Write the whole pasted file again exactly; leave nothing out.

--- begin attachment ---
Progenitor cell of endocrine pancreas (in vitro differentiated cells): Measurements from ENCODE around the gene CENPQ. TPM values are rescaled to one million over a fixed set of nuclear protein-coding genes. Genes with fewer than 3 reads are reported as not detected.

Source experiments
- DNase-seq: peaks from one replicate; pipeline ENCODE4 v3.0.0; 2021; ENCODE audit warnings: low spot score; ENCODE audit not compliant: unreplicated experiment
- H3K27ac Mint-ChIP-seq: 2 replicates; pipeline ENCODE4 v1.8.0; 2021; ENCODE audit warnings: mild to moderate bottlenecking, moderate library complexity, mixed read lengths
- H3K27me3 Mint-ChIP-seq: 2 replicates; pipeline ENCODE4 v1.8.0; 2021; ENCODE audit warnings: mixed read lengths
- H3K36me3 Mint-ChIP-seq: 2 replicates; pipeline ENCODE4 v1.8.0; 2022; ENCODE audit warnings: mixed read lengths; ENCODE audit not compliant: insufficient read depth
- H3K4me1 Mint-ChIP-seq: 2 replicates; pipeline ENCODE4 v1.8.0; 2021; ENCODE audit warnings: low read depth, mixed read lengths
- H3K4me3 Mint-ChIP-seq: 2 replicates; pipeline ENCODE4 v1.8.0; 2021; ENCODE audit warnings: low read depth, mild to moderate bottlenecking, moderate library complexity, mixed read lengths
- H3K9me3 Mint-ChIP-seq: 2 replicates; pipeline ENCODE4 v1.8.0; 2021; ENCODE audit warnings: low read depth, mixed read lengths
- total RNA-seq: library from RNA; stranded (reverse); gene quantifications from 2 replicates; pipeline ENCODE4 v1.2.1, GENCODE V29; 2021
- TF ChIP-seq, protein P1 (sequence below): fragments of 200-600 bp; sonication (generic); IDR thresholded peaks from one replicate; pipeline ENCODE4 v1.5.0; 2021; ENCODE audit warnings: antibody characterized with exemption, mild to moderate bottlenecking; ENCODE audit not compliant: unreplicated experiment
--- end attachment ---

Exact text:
Progenitor cell of endocrine pancreas (in vitro differentiated cells): Measurements from ENCODE around the gene CENPQ. TPM values are rescaled to one million over a fixed set of nuclear protein-coding genes. Genes with fewer than 3 reads are reported as not detected.

Source experiments
- DNase-seq: peaks from one replicate; pipeline ENCODE4 v3.0.0; 2021; ENCODE audit warnings: low spot score; ENCODE audit not compliant: unreplicated experiment
- H3K27ac Mint-ChIP-seq: 2 replicates; pipeline ENCODE4 v1.8.0; 2021; ENCODE audit warnings: mild to moderate bottlenecking, moderate library complexity, mixed read lengths
- H3K27me3 Mint-ChIP-seq: 2 replicates; pipeline ENCODE4 v1.8.0; 2021; ENCODE audit warnings: mixed read lengths
- H3K36me3 Mint-ChIP-seq: 2 replicates; pipeline ENCODE4 v1.8.0; 2022; ENCODE audit warnings: mixed read lengths; ENCODE audit not compliant: insufficient read depth
- H3K4me1 Mint-ChIP-seq: 2 replicates; pipeline ENCODE4 v1.8.0; 2021; ENCODE audit warnings: low read depth, mixed read lengths
- H3K4me3 Mint-ChIP-seq: 2 replicates; pipeline ENCODE4 v1.8.0; 2021; ENCODE audit warnings: low read depth, mild to moderate bottlenecking, moderate library complexity, mixed read lengths
- H3K9me3 Mint-ChIP-seq: 2 replicates; pipeline ENCODE4 v1.8.0; 2021; ENCODE audit warnings: low read depth, mixed read lengths
- total RNA-seq: library from RNA; stranded (reverse); gene quantifications from 2 replicates; pipeline ENCODE4 v1.2.1, GENCODE V29; 2021
- TF ChIP-seq, protein P1 (sequence below): fragments of 200-600 bp; sonication (generic); IDR thresholded peaks from one replicate; pipeline ENCODE4 v1.5.0; 2021; ENCODE audit warnings: antibody characterized with exemption, mild to moderate bottlenecking; ENCODE audit not compliant: unreplicated experiment